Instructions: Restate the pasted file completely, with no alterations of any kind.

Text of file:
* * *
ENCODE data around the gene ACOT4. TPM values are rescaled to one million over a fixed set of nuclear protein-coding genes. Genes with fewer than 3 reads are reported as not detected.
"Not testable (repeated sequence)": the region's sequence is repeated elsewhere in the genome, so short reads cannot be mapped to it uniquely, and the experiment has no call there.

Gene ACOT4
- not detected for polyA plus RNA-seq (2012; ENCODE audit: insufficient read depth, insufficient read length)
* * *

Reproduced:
ENCODE data around the gene ACOT4. TPM values are rescaled to one million over a fixed set of nuclear protein-coding genes. Genes with fewer than 3 reads are reported as not detected.
"Not testable (repeated sequence)": the region's sequence is repeated elsewhere in the genome, so short reads cannot be mapped to it uniquely, and the experiment has no call there.

Gene ACOT4
- not detected for polyA plus RNA-seq (2012; ENCODE audit: insufficient read depth, insufficient read length)